For the past ten years I have been making an effort to visit all 50 states. As my personal quest nears its completion, I decided to write down recollections of the 46 I’ve seen so far, listed roughly in chronological order of my first visit. This multi-part series began on July 1.
It occurred to me while I was enjoying the beautiful scenery of Alaska that I had visited about half of the states, including the two hardest-to-reach ones. My mother and sister gave me a trip to Anchorage as a 40th birthday present. We took day trips south to the Kenai Fjords and north to Talkeetna. From there, my sister and I flew to a glacier-top with a great view of Mt. McKinley. Because we were there for the summer solstice, I never saw darkness. It was light out when I woke up and when I went to bed.
Rocky Allen, one of the best-liked and most-respected guys in radio, invited me to visit him in Detroit, Michigan. As I left the airport, I was astounded by the number of burned-out houses along the interstate. I stayed in a hotel in suburban Oakland, which made it easy for Rocky to pick me up on his way to work the next morning. The radio station was in a nice office building in downtown Detroit, above a restored theater. I vaguely recall somebody bringing in a large box of White Castle sliders for breakfast. The in-studio guest was John Ondrasik of Five for Fighting. He sang a live version of his then-new song “Superman” during the interview. After the show, Rocky’s producer Chris drove me to the Frank Murphy Hall of Justice so I could get a picture.
I had a few odd jobs around Hollywood and radio consulting gigs in Detroit and Phoenix during the year after the Comedy World Radio Network went bankrupt. When consultant Randy Lane helped me land a full-time job in Knoxville, I was thrilled. A few months later, the time came to move my family across the country. We ch0se a path that took us to some states that we hadn’t yet seen. After a night in Las Vegas, we drove through Utah, which was as beautiful as the Grand Canyon. We were in a gift shop at Zion National Park when I told the kids that I had come up with a code word for our pet tortoise. I couldn’t leave him in the hot car and some hotels might not welcome pets. If at any point during the long trip ahead someone asked me what was in the cardboard box, I was going to say “Grandma’s ashes,” figuring that nobody would want to look inside. When we got back to the car and were about to drive through the park, we saw a ranger running toward our car. She was yelling, “Stop!” At first, we didn’t think she meant us. She approached the car and asked if we had human remains in the vehicle. Apparently the gift shop clerk had overheard my conversation with the kids and had called the ranger station. She went on to say that we couldn’t scatter ashes in the park without a permit. Once I showed her the tortoise, we were free to go. Grandma, by the way, lived another nine years after that and was not cremated. In fact, she’s being buried today in the family plot in New York.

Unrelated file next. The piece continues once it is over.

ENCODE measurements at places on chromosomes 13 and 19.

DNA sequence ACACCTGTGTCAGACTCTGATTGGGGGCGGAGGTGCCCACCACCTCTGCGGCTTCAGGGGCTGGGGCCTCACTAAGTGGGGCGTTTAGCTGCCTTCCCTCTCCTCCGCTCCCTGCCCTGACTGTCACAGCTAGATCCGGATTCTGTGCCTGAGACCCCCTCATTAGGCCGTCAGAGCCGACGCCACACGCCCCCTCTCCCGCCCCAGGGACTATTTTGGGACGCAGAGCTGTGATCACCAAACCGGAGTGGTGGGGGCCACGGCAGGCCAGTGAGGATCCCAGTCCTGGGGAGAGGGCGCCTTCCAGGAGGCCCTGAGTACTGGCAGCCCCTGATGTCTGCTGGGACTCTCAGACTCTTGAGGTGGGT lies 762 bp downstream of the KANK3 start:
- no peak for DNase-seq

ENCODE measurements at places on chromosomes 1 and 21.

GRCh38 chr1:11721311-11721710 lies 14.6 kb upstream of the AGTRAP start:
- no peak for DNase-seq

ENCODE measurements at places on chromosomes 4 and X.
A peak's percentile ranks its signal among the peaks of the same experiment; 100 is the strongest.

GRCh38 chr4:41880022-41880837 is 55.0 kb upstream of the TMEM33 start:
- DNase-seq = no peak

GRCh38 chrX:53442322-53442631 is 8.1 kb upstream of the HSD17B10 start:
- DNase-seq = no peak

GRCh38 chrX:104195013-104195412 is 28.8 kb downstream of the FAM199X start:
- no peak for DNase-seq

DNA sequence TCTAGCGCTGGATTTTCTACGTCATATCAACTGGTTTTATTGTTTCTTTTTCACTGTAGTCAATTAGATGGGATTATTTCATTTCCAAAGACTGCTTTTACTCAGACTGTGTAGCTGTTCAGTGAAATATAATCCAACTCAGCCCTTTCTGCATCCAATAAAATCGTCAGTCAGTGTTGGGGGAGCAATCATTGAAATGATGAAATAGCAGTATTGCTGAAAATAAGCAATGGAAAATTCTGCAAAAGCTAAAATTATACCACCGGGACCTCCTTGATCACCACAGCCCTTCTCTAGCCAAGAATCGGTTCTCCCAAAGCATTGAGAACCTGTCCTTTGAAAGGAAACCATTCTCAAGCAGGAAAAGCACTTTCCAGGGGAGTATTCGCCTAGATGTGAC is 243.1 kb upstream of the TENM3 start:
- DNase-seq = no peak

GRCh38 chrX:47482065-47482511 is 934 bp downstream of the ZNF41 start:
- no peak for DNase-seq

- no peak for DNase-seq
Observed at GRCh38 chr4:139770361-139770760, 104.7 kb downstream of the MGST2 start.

We covered a state a day on our move to Tennessee. The first half of Colorado was fantastic as we drove through the Rockies and along the Colorado River. We stopped for lunch at a random Chinese restaurant in Denver, not too far from Mile High Stadium. The second half of Colorado was flat and indistinguishable from Kansas.
The sunflowers were in bloom as we drove across Kansas. My wife still complains about the dust in the wind at Prairie Dog Town. I enjoyed seeing their six-legged cow and their collection of live rattlesnakes. Later that day, we drove 60 miles north of I-70 (and 60 miles back) to see the World’s Largest Ball of Twine in Cawker City.
More states tomorrow!